Getting clients to trust you to solve their problems doesn’t happen overnight. In one case, it took at least a dozen correspondences and two years of courtship before I got assigned one small case. As Christopher Morley said, “Big shots are only little shots who keep shooting," says Nate Kowalski of Atkinson Andelson Loya Ruud & Romo.
USG Insurance Services Inc. again Wednesday urged a Pennsylvania federal judge to keep alive its trade-secrets suit alleging a former broker went beyond breaking his employee contract by poaching the company’s clients and defecting to a competitor, calling the competing company hypocritical for bringing the same claims in similar suits.
Barnes & Thornburg LLP recently said it has bolstered its Chicago office with the addition of an employment partner who comes from Littler Mendelson PC.
A Pennsylvania appeals court on Wednesday reversed a trial judgment that awarded defunct law firm Galerman & Tabakin LLP nearly $80,000 in fees from a former firm attorney, concluding that the lower court misinterpreted the language of a fee-sharing arrangement in the attorney’s employment contract.
By understanding four common reasons why law firm business development initiatives fail, we can more accurately define success, avoid pitfalls, and improve return on investment, says Adam Donovan, senior manager of patent business strategy at Fish & Richardson PC.
Recently, several states have followed the trend toward constraining the use of restrictive covenants in agreements with medical practitioners. Although the specific language in the new statutes differs, they all limit employers’ ability to craft restrictive employment contracts, shifting negotiating power back to doctors, say attorneys at Hinckley Allen & Snyder LLP.
In jurisdictions where the at-will employment doctrine is recognized, employers are advised to zealously protect this right, including disclaimers in employee handbooks and other employment documents. But two recent federal appellate decisions out of the Fifth Circuit and Ninth Circuit suggest that even this hallowed doctrine is not without its limits, says Laura Lawless Robertson at Squire Patton Boggs LLP.
Changes to the U.S. Department of Labor's overtime rules rolling out over the next several months will increase the number of domestic workers in the United States who are eligible for overtime pay. Some critics say these new rules will actually make workers in this group more vulnerable, but overall the rules have been cast in a positive light by advocates for domestic workers, says Kathleen Webb, co-founder of HomeWork Solutions Inc.
To guide overwhelmed jurors toward a calm, logical defense verdict in a high-stakes case, an attorney can apply the same psychological techniques that were developed in the treatment of substance abuse, says Dr. Roy Futterman, a clinical psychologist and director at DOAR Inc.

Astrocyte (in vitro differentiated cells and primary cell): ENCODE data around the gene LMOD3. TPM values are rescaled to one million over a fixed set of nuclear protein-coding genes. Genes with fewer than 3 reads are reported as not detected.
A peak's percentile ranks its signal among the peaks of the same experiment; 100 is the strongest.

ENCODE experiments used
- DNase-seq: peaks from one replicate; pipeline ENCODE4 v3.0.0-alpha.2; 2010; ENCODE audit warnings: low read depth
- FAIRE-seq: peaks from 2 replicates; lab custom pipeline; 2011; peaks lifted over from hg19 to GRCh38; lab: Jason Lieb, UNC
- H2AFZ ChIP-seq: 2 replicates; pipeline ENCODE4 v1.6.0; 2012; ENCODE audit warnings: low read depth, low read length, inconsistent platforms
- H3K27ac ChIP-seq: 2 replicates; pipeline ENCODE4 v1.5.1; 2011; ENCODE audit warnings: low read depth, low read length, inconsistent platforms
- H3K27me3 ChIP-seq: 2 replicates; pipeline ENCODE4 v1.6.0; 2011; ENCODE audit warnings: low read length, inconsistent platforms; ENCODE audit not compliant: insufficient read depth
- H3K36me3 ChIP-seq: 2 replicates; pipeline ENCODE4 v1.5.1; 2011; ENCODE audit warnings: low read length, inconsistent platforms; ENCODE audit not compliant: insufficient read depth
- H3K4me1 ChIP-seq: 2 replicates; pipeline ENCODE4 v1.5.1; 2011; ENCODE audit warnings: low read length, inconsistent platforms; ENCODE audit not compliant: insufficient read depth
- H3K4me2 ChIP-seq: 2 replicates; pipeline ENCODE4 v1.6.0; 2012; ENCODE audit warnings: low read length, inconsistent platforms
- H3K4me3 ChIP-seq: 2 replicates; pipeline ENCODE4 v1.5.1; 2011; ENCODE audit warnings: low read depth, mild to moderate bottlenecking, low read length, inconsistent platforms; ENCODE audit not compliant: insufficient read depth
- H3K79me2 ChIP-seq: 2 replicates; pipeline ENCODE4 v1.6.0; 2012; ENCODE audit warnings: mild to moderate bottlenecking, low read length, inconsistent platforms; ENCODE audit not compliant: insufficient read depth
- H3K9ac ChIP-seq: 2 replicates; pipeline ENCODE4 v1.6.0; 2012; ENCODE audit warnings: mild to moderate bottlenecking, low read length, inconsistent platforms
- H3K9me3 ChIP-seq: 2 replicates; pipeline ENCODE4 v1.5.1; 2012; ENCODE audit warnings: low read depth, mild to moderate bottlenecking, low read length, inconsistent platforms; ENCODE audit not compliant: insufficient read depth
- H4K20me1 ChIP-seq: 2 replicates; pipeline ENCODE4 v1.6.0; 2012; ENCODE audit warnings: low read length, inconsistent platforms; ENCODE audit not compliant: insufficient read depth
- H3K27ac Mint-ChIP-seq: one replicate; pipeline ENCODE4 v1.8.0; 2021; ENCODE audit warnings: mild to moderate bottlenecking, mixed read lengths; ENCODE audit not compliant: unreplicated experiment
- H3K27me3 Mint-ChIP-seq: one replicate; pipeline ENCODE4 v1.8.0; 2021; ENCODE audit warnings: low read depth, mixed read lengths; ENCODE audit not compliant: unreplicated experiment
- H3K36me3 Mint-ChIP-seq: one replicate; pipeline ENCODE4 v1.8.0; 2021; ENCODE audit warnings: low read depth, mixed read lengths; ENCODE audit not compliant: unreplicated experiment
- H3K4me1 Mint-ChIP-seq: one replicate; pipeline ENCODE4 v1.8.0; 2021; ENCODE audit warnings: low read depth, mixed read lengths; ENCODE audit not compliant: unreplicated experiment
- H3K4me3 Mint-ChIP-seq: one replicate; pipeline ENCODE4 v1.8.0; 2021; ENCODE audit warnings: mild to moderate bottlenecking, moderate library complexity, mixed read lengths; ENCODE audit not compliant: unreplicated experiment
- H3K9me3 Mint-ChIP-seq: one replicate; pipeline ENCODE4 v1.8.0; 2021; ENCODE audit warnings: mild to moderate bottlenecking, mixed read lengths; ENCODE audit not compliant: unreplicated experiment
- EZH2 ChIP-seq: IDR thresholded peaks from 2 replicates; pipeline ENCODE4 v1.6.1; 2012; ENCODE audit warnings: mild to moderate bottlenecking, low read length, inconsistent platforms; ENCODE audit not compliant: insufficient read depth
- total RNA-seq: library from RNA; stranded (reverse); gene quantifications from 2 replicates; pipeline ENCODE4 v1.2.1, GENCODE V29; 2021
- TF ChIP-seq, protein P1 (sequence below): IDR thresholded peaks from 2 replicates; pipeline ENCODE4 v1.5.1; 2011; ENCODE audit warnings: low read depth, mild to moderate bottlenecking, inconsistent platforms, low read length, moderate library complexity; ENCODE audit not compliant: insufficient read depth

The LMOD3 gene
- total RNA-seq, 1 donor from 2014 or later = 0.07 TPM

Highly successful attorneys who are thinking about leaving the safe haven of a large law firm to go out on their own face a number of issues specific to the legal profession. Russell Shinsky, chairman of Anchin Block & Anchin LLP's law firms industry group, shares four pillars of a successful startup law firm.
In its recent decision in Doe v. Columbia University, the Second Circuit repeatedly emphasized that plaintiffs only need to allege facts giving rise to a “minimal plausible inference” of intent when alleging illegal discrimination. As a result, district courts will be more likely to deny motions to dismiss complaints of discrimination and allow discovery on the claims to move forward, says Brian Lehman at The Lehman Law Group LLC.
The California Supreme Court's recent decision in Sandquist v. Lebo Automotive will likely have a major impact on class action and arbitration litigation. Given the Golden State’s economic prominence, those doing business in California would be wise to take heed of Sandquist in considering how to craft and carry out their arbitration agreements, say Martin Estrada and Bethany Kristovich at Munger Tolles & Olson LLP.
For students of immigration policy, this presidential election offers the greatest contrast between two major presidential candidates of any election in more than a century. Undoubtedly, comprehensive immigration reform could be one of the major victories of a newly elected President Hillary Clinton, says Charles Foster, chairman at Foster LLP and former immigration policy adviser to Presidents George W. Bush and Barack Obama.
The court of public opinion can mete out judgments as harsh as those rendered by a court of law, which is why communications professionals and attorneys should be working together to protect their clients’ reputation and advance their legal objectives as litigation proceeds, as well as when decisions or settlements are reached, say Michael Gross and Walter Montgomery at Finsbury.